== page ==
Light sensors are at the heart of GLAS Education’s efforts at dark sky education.Alex Scerba, a GLAS Education intern, is designing improvements to the sensors, increasing their durability and their weatherproofing, while reducing their size and perhaps even their cost.Alex gave an update on his design improvements during a July 13 presentation.
Scerba said that among the improvements are a more durable box for the electronic components and a better shield to keep out ambient light. He is also enclosing the unit’s AC-DC converters, called bricks, within the box and changing the connection from a prong to a cable to make sure that there is no interruption in power.He said he experienced a day of heavy rains during which water infiltrated some of the light sensor boxes, causing interruptions in the monitors’ power. Right now, GLAS buys the boxes for its light sensors. Alex said he is designing a smaller box that can be 3D printed at GLAS, which will reduce the size and should reduce the cost of the boxes. The light sensors collect data about the amount of light that is leaking into the night sky from public and private lighting. That ambient, non-natural light obscures the nocturnal sky and has detrimental effects on plants, animals, and even humans.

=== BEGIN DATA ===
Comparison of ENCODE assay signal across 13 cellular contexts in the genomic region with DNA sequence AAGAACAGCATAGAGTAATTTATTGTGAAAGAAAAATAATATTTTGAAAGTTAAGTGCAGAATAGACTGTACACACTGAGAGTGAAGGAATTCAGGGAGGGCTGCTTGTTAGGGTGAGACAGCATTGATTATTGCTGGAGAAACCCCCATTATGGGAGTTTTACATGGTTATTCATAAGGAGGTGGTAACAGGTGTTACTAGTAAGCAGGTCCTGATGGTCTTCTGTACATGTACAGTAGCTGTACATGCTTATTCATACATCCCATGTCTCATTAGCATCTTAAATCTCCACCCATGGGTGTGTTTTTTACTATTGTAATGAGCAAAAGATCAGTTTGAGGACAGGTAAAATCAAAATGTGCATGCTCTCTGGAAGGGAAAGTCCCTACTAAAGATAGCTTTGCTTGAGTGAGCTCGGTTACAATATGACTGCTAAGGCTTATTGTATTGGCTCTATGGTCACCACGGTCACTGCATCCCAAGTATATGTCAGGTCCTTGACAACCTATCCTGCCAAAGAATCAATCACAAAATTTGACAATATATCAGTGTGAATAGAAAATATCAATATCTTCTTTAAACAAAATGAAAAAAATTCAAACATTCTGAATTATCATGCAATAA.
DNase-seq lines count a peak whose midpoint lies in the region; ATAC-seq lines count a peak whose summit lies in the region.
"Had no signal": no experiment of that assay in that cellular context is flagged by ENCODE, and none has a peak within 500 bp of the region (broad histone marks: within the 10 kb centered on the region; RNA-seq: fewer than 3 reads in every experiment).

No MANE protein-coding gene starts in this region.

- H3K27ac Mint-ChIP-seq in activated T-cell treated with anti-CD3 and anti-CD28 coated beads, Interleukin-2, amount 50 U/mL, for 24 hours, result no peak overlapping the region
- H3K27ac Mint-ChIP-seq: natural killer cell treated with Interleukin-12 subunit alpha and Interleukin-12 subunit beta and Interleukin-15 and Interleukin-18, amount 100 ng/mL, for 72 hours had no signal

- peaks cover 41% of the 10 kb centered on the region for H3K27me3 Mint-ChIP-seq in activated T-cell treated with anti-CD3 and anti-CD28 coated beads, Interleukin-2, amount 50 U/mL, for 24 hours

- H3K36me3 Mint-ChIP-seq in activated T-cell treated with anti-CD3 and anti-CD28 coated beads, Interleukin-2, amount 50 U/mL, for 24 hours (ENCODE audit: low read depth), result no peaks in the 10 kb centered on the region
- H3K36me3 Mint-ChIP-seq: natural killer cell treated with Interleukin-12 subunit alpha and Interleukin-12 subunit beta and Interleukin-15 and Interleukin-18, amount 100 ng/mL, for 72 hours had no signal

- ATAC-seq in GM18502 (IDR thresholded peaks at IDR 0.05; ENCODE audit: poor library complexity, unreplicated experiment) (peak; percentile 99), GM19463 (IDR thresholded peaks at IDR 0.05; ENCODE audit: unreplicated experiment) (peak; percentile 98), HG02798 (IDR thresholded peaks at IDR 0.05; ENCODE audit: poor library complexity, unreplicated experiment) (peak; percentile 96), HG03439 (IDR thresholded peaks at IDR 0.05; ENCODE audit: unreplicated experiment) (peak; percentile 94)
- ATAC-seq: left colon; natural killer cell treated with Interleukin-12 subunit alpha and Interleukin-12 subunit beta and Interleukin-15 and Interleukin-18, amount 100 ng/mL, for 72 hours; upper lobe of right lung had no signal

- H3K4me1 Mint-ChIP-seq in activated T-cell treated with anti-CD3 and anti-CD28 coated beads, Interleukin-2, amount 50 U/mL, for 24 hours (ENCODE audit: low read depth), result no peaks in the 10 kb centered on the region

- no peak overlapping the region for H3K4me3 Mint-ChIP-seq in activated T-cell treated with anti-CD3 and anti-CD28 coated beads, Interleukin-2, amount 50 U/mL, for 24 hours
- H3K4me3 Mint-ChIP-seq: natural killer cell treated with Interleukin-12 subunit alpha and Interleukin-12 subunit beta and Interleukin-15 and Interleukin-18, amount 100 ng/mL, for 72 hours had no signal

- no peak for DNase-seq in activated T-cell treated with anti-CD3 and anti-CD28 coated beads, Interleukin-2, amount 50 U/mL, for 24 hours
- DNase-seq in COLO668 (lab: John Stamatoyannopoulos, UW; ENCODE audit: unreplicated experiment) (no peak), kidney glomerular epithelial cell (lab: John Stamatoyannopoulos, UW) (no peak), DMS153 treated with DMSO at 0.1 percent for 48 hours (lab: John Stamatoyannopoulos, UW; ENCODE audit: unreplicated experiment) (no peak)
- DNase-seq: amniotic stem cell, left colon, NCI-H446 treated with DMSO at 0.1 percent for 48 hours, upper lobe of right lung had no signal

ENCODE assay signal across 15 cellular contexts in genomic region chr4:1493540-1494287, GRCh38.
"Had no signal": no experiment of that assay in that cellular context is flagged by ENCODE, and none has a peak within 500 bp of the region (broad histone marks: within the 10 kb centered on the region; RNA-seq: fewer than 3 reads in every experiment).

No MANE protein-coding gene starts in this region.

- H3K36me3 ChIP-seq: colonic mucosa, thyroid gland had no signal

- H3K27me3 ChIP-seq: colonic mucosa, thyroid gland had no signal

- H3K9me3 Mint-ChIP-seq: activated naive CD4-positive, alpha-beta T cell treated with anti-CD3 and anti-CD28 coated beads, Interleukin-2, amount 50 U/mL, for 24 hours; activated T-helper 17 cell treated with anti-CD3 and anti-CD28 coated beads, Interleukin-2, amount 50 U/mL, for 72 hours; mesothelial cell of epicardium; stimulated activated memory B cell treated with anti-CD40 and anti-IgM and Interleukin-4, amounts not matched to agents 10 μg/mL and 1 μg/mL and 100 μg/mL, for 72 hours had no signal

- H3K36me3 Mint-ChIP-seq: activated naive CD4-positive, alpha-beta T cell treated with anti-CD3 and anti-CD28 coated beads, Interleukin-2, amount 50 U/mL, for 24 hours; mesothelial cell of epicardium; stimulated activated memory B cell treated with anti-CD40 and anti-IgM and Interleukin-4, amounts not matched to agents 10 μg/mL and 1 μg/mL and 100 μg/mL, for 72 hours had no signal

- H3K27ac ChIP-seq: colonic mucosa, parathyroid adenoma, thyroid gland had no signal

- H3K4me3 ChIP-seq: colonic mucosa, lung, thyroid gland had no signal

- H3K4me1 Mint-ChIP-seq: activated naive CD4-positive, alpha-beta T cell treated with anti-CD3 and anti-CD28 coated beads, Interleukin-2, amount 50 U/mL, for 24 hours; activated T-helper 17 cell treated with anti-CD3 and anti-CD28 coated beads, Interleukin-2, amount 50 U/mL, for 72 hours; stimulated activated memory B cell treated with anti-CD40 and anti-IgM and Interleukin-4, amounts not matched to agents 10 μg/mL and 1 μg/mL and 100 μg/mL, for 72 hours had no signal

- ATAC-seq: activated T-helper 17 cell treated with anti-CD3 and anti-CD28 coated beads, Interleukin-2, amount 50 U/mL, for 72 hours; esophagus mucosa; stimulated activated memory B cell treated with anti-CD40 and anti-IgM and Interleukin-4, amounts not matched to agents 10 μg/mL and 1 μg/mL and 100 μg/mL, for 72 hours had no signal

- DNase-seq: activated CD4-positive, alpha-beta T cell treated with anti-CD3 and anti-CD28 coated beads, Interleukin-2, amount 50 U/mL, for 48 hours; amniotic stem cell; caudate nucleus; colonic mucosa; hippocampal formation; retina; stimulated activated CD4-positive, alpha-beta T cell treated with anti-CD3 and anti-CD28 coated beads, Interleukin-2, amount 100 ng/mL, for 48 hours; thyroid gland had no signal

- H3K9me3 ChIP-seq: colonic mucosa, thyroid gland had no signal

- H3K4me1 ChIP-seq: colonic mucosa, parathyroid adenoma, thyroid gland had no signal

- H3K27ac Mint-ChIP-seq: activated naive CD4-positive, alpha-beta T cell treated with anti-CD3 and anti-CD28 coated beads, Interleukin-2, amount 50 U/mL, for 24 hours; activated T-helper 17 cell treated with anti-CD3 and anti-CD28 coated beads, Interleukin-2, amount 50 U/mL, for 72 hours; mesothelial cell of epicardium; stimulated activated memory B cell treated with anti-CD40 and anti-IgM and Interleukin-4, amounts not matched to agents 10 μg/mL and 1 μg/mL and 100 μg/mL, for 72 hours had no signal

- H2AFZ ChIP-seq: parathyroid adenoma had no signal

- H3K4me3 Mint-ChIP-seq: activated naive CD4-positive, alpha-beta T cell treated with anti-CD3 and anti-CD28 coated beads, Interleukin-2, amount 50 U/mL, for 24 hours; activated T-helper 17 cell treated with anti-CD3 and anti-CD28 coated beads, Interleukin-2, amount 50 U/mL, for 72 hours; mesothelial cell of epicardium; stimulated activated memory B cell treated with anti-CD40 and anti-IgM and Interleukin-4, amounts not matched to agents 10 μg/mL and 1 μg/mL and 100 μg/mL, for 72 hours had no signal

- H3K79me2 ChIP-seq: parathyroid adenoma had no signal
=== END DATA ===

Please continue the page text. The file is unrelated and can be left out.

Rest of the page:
GLAS Education is partnering with the International Dark-Sky Association to educate the public and local governments about the benefits of dark night skies. The monitors keep track of the amount of artificial light brightening the evening skies. GLAS Education has eight light sensors located around Geneva Lake to monitor light pollution in the area. Alex said he is also working with the data collected by the monitors. “We want to submit data to Dark Skies, and we must send information in a specific way,” Alex said. He is working with the GLAS Dark Skies website to ensure that the collected data is acceptable to Dark Skies. Alex said it will take several weeks to complete his design changes and then he needs to work out a deployment schedule for the redesigned monitors.
Learn more about our LENSS Project here: https://glaseducation.org/lenss/